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The DREAM Act: A Dream for the Present

Students march in favor of immigration reform and the Dream Act through downtown Phoenix, on their way to the state capital May 1, 2007. Officials estimated the number of demonstrators at more than 10,000. REUTERS/Jeff Topping (UNITED STATES)

Jeff Topping | REUTERS

The Development, Relief and Education for Alien Minors Act, called the DREAM Act for short, was first introduced in 2001 with the goal to award permanent residency to young illegal immigrants that came the United States as children. Rebuked and unpassed by federal congress, states all over the country have made their own versions, all with the same goal to help these young people out.

Since the beginning of the bill’s introduction, its intentions have been to face the ever-growing number of  illegal immigrants coming to the United States while young, many having little attachment to their native countries. They became known as the “DREAMers”, meant to represent a double meaning between the name of the bill and dreams of the future.

Given their illegal status, many stopped their education at high school, unable to enroll in some universities or just plain afford it because they could not register for federal financial aid.

While not a direct route to citizenship, this act would’ve allowed DREAMers to become legal by granting them a conditional permanent residency, later working on the road to citizenship. DREAMers would also still be unable to qualify for federal grants, but they would be able to take out loans and have a work study. The bill was dismissed in 2001 and again in 2010 when Obama and the Democratic Party pushed for its resurgence.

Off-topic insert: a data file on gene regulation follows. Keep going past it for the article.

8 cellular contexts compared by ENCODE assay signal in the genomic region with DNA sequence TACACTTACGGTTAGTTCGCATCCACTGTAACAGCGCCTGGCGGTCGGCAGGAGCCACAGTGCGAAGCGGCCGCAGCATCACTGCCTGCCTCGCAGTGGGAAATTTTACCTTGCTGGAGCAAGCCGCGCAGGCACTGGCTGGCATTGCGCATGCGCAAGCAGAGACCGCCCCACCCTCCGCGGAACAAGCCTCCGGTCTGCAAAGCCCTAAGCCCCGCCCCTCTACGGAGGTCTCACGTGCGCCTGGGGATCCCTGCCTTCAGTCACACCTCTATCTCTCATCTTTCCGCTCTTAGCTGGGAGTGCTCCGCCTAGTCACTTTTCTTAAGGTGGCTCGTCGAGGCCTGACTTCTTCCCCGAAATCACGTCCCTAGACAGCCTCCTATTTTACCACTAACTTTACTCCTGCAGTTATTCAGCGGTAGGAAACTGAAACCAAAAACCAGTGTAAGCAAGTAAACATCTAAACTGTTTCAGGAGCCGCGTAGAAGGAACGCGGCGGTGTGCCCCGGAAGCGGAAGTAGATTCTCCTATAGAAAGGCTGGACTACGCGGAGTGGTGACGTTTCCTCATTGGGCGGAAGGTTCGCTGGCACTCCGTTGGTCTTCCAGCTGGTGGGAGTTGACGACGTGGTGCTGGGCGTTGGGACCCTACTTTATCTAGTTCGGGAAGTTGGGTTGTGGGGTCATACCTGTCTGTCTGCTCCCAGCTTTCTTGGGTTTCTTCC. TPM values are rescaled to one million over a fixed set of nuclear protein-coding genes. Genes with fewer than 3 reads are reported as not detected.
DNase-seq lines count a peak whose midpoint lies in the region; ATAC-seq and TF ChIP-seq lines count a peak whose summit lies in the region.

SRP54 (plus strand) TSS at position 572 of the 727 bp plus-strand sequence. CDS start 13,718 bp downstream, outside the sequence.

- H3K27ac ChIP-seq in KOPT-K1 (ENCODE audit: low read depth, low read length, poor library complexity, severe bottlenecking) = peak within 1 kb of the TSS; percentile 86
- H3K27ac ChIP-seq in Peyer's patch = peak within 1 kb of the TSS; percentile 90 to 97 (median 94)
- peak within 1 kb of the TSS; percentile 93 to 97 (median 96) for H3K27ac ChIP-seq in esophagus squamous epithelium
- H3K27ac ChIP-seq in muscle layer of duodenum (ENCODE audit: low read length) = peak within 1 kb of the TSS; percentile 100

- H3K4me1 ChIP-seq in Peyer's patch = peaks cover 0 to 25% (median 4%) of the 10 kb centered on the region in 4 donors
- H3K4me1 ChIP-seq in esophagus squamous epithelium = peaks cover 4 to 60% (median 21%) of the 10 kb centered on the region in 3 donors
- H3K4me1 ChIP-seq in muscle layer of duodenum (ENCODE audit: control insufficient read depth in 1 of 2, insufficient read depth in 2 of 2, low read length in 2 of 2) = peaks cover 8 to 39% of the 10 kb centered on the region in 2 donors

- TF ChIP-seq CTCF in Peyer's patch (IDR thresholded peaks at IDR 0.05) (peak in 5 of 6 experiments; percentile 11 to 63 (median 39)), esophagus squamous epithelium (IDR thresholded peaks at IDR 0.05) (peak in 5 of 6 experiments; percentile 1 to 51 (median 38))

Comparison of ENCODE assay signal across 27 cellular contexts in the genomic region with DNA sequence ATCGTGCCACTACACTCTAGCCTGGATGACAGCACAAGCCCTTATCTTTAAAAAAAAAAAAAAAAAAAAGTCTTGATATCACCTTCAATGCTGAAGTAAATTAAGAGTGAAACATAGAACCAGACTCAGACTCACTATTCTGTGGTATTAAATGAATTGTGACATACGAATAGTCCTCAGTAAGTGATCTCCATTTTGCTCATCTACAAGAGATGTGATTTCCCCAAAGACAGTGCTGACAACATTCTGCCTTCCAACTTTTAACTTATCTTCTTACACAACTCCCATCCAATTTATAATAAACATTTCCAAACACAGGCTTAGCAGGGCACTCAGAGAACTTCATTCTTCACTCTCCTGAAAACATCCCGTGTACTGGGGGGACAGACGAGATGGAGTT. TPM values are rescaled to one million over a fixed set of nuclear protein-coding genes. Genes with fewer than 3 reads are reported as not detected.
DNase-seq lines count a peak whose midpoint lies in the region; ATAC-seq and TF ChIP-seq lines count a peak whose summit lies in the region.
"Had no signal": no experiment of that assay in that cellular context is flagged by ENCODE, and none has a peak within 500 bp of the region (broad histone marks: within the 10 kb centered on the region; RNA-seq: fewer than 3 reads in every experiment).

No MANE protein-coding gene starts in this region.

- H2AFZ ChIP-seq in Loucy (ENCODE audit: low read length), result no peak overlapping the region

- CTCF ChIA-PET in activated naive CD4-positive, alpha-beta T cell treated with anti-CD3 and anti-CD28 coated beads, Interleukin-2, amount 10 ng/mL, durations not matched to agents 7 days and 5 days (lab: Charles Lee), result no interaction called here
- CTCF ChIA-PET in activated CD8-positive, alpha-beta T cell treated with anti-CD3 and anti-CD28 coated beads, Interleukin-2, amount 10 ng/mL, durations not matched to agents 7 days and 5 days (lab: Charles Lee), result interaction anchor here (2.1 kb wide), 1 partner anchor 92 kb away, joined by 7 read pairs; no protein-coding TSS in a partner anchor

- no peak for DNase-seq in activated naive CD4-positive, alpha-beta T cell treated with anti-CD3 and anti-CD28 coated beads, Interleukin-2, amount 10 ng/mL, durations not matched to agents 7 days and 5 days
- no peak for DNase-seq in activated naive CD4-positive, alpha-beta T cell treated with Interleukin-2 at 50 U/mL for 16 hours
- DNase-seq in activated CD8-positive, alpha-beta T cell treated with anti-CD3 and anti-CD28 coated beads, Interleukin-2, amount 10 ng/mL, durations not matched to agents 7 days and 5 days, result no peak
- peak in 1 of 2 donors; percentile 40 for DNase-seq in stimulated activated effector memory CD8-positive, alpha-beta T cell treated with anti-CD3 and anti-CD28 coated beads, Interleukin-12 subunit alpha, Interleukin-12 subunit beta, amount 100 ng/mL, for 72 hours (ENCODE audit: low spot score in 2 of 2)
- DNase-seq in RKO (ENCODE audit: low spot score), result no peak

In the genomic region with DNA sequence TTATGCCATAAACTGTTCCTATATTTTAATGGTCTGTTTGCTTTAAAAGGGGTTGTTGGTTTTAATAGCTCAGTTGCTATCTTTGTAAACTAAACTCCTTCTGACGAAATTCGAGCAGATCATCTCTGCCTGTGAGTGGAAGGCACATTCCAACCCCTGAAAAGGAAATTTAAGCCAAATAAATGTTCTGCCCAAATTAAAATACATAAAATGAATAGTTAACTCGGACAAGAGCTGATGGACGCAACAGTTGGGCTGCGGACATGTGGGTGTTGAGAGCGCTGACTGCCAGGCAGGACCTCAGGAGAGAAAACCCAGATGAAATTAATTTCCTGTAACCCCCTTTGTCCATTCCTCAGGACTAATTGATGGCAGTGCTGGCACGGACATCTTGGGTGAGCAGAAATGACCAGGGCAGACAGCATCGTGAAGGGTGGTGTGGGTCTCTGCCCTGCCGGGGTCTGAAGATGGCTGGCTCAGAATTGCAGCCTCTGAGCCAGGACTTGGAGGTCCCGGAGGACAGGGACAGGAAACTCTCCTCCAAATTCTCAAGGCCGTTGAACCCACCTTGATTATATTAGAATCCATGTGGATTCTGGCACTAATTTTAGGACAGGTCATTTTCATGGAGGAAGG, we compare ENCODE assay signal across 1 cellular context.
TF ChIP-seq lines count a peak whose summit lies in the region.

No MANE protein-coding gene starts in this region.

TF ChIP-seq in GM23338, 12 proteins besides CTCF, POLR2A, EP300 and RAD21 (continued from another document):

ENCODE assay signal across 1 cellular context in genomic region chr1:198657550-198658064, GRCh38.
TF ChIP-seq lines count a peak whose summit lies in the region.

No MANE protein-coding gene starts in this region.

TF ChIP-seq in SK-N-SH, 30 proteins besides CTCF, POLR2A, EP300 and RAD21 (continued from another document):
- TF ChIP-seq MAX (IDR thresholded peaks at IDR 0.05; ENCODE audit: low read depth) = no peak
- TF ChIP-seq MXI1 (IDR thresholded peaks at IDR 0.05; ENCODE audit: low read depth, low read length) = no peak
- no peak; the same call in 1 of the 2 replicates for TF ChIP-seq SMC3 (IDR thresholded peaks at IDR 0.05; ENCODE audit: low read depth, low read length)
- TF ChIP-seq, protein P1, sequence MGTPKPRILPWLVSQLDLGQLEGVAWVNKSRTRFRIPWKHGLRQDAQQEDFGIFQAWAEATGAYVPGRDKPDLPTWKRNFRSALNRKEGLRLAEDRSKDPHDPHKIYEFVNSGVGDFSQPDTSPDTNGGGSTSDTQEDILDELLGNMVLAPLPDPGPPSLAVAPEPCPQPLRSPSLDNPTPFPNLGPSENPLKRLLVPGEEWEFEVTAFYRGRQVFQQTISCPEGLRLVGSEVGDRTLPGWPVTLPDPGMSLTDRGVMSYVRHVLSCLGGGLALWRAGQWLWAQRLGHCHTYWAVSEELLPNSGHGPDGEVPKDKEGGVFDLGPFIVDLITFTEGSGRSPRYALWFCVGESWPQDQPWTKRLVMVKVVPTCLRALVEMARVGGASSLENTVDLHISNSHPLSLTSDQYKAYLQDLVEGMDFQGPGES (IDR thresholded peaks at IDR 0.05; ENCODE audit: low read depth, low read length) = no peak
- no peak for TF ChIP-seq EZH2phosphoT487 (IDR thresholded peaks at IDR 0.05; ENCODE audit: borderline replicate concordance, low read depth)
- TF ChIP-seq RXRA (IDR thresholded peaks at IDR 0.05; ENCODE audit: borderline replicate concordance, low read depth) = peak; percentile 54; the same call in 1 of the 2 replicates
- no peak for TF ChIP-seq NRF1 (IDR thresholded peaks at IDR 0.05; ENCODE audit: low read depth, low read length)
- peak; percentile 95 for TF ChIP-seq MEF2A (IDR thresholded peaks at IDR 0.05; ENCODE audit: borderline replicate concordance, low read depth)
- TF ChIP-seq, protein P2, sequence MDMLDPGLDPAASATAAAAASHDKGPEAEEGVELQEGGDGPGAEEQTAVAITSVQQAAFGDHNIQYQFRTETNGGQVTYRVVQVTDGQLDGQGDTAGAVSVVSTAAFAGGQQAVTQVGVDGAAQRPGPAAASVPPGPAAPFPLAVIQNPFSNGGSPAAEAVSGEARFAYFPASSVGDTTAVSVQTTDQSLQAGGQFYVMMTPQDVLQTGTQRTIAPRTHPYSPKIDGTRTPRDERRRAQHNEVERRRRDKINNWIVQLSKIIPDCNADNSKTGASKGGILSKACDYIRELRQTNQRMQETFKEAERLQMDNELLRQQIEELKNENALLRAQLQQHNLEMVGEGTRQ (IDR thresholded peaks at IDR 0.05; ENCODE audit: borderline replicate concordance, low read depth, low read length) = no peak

There have been temporary solutions, such as the Deferred Action for Childhood Arrivals, or DACA, launched by President Obama in 2012. Though the two are similar, the DREAM Act offers a more lasting solution with a road to permanent residence while DACA gives access to work permits and exemption from deportation as long as they reach certain standards.

States have also come forward with their own versions of the DREAM Act.  While they don’t have the power to legalize illegal immigrants, they could offer in-state tuition to those that qualify as DREAMers.

States such as California, Kansas, New Mexico, and New York, among others, have already passed  laws that would allow  in-state tuition under the conditions that DREAMers graduate high school and promise to apply for citizenship as soon as possible.

In 2014, Governor Rick Scott of Florida signed a similar form of the DREAM Act that allowed illegal immigrant students to pay in-state tuition as long as they met conditions such as graduating from a Florida high school and enrolling in a university 24 months after graduating.

While at least 20 states have adopted their own versions of the DREAM Act, there is still a long way to go before it becomes a nationwide bill. Organizations like the Center for American Progress have highlighted the economic benefits of the law while other groups, like United We Dream, have garnered nationwide support through its web of groups.

Supporting these types of groups is one way to help pass the DREAM Act nationwide.  Speaking to a state governor is also another way.

The road of the DREAM Act remains a shaky one, with support and animosity coming from both sides. While it remains stagnant in Congress, its message and goals have spread across the country and opened up a debate about immigration and what it means to be a DREAMer.

To be eligible as a DREAMer, applicants must:

  • Have entered the US before the age of 16.
  • Have been present in the US for at least 5 consecutive years prior to the bill.
  • Have graduated from a US high school or obtained a GED.
  • Be between the ages of 12 and 35 at the time of application.
  • Be willing to undergo extensive background checks – not just criminal, but also on character.

By Nathalie Mairena


0 0 1660 10 May, 2016 National May 10, 2016

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